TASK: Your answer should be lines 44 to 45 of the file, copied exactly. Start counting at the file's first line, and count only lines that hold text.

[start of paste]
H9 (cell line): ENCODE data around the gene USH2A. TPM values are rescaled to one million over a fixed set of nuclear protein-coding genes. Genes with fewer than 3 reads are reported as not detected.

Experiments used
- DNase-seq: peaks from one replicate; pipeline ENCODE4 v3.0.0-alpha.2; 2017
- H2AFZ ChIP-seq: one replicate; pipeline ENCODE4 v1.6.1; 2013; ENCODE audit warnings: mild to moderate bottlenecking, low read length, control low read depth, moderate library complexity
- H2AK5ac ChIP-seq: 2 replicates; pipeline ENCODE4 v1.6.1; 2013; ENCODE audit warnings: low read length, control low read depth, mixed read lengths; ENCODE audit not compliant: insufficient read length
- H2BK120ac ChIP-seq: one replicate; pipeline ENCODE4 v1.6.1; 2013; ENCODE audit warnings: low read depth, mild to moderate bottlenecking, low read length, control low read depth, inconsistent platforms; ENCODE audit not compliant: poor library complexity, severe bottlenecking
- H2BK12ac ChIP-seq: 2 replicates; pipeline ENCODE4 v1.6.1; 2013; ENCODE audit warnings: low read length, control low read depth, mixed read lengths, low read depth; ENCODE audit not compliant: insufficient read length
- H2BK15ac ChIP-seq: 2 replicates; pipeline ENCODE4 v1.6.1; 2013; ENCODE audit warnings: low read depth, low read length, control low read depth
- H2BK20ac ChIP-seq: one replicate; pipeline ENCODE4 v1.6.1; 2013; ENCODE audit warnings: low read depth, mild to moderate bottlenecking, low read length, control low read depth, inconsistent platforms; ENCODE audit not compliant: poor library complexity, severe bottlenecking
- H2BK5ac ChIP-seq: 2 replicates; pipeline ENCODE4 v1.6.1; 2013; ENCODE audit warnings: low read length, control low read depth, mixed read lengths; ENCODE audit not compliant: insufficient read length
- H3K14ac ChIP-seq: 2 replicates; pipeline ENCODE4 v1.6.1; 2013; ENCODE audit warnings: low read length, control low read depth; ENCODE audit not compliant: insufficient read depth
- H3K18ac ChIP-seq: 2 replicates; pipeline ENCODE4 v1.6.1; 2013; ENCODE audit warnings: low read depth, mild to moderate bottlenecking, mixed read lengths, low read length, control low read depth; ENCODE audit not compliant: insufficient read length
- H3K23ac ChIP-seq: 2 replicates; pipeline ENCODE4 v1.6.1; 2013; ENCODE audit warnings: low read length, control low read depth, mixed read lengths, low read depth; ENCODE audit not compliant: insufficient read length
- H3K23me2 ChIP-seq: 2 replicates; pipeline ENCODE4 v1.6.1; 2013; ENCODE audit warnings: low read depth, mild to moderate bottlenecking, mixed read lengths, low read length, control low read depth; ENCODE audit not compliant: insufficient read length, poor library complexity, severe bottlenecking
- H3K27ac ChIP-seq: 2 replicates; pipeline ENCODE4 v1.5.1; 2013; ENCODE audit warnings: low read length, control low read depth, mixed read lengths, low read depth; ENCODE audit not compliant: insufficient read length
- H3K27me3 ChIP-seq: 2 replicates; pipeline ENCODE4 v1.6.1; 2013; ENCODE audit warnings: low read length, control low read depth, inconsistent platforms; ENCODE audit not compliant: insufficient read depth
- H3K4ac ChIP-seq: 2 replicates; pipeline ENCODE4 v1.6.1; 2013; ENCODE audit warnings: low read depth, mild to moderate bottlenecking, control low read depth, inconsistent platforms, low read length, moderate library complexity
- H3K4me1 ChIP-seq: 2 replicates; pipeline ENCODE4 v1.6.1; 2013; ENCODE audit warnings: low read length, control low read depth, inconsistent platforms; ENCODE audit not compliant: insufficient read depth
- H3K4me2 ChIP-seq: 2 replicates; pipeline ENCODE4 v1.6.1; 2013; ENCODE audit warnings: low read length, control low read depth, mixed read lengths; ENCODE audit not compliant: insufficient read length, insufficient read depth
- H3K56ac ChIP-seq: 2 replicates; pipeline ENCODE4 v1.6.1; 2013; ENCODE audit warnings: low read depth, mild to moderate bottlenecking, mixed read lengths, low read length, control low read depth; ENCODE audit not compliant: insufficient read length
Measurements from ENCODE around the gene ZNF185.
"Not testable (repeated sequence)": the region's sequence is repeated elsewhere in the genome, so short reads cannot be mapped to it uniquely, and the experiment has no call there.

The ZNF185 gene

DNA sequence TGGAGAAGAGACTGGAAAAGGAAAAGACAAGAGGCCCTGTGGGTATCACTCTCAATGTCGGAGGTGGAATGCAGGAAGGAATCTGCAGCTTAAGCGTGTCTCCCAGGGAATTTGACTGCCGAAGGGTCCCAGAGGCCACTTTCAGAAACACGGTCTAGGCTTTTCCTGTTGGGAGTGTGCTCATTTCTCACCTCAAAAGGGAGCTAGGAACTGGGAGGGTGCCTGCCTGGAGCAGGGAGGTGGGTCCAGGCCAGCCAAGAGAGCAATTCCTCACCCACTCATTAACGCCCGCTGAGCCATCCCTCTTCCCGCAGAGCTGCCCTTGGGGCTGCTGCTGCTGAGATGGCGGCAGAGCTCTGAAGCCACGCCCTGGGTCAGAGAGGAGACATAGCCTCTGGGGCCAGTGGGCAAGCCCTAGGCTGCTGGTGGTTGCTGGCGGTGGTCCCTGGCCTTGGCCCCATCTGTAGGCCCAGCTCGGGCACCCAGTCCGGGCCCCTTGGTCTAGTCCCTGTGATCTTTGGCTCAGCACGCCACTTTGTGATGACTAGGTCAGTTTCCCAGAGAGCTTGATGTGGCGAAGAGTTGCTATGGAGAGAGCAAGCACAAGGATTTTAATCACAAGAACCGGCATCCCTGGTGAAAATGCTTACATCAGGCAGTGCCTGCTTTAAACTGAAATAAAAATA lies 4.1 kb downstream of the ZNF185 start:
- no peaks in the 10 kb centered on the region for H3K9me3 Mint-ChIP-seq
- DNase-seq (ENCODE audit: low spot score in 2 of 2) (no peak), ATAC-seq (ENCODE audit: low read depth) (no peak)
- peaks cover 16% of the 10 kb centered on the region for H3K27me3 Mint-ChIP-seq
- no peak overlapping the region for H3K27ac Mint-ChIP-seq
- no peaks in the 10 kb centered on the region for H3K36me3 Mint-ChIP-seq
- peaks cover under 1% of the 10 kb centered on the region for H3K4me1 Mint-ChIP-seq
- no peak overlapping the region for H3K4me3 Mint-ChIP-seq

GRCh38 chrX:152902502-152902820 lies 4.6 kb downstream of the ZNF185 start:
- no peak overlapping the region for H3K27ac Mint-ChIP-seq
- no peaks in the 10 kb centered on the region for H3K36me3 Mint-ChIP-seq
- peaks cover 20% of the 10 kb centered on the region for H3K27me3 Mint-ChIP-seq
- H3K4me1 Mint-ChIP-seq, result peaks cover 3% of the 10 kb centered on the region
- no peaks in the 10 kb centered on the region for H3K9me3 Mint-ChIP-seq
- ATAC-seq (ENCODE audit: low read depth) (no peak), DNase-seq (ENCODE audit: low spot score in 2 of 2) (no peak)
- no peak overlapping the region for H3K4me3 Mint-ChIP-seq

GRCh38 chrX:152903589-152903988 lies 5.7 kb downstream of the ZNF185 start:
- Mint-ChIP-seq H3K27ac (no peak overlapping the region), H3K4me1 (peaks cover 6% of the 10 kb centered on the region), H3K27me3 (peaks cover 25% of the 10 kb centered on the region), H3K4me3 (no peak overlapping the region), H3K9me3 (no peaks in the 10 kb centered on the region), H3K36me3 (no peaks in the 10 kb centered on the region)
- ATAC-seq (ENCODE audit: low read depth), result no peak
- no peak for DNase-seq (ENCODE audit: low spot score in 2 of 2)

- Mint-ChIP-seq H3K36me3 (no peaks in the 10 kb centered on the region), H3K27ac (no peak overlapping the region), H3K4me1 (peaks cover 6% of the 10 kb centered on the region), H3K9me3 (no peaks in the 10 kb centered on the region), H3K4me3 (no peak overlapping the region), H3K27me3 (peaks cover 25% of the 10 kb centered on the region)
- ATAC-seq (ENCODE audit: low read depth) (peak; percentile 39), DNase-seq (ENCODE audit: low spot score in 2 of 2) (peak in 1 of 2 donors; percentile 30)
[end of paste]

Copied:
- Mint-ChIP-seq H3K36me3 (no peaks in the 10 kb centered on the region), H3K27ac (no peak overlapping the region), H3K4me1 (peaks cover 6% of the 10 kb centered on the region), H3K9me3 (no peaks in the 10 kb centered on the region), H3K4me3 (no peak overlapping the region), H3K27me3 (peaks cover 25% of the 10 kb centered on the region)
- ATAC-seq (ENCODE audit: low read depth) (peak; percentile 39), DNase-seq (ENCODE audit: low spot score in 2 of 2) (peak in 1 of 2 donors; percentile 30)